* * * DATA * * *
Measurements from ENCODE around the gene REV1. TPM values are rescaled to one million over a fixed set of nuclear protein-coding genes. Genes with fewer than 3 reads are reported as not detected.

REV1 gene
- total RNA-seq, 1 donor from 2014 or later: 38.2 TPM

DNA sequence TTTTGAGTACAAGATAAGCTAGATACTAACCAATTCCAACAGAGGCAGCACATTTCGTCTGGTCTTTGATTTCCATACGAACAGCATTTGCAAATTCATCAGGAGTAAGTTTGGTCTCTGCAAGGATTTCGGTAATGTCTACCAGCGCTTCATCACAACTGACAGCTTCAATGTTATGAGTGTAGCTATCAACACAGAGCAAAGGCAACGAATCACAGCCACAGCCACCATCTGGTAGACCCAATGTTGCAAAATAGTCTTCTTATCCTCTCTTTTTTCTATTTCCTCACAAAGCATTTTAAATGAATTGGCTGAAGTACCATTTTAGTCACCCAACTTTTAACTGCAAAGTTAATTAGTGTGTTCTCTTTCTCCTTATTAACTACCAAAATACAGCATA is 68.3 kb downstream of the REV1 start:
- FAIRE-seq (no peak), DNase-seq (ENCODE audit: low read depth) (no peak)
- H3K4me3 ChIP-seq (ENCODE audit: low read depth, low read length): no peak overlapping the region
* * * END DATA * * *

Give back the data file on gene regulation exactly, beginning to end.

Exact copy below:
Measurements from ENCODE around the gene REV1. TPM values are rescaled to one million over a fixed set of nuclear protein-coding genes. Genes with fewer than 3 reads are reported as not detected.

REV1 gene
- total RNA-seq, 1 donor from 2014 or later: 38.2 TPM

DNA sequence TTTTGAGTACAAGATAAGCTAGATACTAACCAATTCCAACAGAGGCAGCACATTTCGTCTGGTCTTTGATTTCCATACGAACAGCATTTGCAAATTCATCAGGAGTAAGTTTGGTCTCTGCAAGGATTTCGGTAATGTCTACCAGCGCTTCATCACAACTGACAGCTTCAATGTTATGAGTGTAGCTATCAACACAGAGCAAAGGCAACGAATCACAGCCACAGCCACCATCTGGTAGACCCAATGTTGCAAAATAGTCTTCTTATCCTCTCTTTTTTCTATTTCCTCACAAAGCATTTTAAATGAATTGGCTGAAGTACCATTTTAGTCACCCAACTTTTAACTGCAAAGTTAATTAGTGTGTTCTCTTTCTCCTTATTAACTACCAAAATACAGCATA is 68.3 kb downstream of the REV1 start:
- FAIRE-seq (no peak), DNase-seq (ENCODE audit: low read depth) (no peak)
- H3K4me3 ChIP-seq (ENCODE audit: low read depth, low read length): no peak overlapping the region